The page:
When Google announced the shutdown of Reader earlier this year, the apocalyptic cries rang out across the web. To the surprise of many, RSS is now flourishing. The web has risen to the challenge, and developers have stepped in to fill the hole left in the RSS world. From traditional readers like The Old Reader to more novel approaches, the decentralized backbone of the web is still alive, and even flourishing.
Not long ago, I went into detail about the high hopes I have for the Betaworks company, makers of Tapestry, Instapaper, and Digg, among others. Betaworks was among the companies who threw their hat into the Google-Reader-replacement ring with Digg Reader, and its simple, fast approach appealed to many. An update to the Digg app for iOS added Reader functionality shortly after Digg announced Reader, but Android users were, for the time being, left in the dark. This week, Digg changed that, releasing the long-awaited Android app.
Fanfare aside, most people have already settled on a Reader replacement: Feedly has emerged as the clear winner in this brave new RSS world. In fact, it's not even close; Feedly has snatched up the vast majority of users, and rightfully so: it's the best Reader replacement. Is Digg too late? Or can they offer something enticing enough to be competitive?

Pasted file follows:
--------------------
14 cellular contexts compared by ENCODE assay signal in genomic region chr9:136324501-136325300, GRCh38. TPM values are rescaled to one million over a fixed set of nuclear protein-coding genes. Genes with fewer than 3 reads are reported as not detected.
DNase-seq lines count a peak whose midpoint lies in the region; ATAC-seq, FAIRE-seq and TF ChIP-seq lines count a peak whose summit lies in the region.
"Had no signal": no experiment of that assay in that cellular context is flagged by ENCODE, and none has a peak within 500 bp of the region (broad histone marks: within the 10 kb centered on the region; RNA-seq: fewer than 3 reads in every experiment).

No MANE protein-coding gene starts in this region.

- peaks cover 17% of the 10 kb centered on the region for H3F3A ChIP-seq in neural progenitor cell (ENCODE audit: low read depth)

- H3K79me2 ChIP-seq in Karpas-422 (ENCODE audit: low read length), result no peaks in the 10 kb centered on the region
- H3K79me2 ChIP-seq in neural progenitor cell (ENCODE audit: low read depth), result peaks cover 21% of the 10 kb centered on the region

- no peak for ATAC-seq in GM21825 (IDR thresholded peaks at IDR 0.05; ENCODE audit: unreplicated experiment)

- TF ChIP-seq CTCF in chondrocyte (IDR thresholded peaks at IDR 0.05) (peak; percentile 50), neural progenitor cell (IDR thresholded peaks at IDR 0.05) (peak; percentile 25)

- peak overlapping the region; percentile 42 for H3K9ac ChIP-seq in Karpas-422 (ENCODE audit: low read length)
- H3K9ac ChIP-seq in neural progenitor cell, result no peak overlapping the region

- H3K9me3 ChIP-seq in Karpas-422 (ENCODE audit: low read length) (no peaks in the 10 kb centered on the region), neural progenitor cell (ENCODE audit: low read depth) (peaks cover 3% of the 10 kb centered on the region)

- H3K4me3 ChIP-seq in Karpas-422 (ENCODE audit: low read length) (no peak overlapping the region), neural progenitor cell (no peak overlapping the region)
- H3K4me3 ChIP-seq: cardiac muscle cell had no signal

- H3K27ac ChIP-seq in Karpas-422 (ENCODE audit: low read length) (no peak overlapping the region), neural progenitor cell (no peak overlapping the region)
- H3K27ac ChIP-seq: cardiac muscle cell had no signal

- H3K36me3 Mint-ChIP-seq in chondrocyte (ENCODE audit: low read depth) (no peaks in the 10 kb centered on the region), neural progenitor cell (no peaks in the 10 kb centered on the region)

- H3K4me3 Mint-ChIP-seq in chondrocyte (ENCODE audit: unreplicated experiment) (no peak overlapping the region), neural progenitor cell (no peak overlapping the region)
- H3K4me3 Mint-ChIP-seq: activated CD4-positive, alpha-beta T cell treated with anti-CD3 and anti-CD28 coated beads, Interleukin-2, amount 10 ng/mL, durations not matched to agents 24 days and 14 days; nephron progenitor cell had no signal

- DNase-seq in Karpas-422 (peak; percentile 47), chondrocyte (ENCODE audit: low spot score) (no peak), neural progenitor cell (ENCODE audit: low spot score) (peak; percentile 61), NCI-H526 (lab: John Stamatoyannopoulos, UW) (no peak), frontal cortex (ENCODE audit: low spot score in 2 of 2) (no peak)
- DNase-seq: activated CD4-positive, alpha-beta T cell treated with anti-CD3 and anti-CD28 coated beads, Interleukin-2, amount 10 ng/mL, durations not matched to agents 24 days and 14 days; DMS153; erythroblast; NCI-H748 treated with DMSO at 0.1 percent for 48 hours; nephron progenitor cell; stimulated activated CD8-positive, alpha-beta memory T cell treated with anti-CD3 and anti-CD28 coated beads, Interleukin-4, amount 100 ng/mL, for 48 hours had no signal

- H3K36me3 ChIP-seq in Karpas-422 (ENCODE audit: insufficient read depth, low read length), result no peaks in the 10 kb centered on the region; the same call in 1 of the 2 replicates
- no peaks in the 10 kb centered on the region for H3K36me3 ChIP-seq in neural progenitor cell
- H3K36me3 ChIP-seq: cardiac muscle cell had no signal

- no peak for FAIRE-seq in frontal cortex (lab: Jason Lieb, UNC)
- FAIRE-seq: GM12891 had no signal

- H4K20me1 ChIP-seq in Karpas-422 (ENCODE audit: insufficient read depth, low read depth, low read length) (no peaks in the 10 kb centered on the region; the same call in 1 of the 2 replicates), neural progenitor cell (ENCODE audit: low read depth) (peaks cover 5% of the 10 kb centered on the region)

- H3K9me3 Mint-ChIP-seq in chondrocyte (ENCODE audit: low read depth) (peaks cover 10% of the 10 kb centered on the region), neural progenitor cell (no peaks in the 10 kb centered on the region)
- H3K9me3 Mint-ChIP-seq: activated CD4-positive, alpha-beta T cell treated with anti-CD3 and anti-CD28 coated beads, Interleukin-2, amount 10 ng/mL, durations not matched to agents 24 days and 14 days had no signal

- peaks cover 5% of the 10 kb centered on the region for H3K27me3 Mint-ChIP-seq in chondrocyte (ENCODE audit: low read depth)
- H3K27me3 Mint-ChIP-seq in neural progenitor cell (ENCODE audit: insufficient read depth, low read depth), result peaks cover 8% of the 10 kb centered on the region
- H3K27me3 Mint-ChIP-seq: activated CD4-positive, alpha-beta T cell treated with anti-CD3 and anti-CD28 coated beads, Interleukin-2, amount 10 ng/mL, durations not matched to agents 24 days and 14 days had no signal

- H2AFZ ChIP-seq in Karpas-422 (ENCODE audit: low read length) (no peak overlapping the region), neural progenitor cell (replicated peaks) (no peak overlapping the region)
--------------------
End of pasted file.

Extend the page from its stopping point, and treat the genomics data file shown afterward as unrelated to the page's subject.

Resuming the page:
Open up the app and you'll see, without having to sign in, the same front page that digg.com offers, giving you a glimpse of the stories that the web is talking about. Clicking on a story opens it up in a clean reader view, with options to "digg" a story, save it, share it, open it in your browser, or add it to Instapaper. It's a simple, fast, readable format, much as we've come to expect from Digg.
Sign in (through Google, Facebook, or Twitter) to your existing account, and you'll see your Digg Reader feeds in the sidebar.
Again, the overall impression is simple, fast, and clean. In fact, it's simpler, faster, and cleaner than Feedly... but that doesn't mean it's ready to replace Feedly. At least, not yet.
Digg for Android is missing some key functionality, like background updating and an "Show Only Unread Items" view. Display options are also missing, but Betaworks promises that these things are on the way. I doubt that Digg Reader ever surpasses Feedly in sheer number of features, but that's kind of the point. The app is also a little buggy, and I saw some lag and glitches several times.
Bottom line: Digg Reader may become my only feed reader in the future, but it's not there yet. For now, I' m quite content to use it as my backup.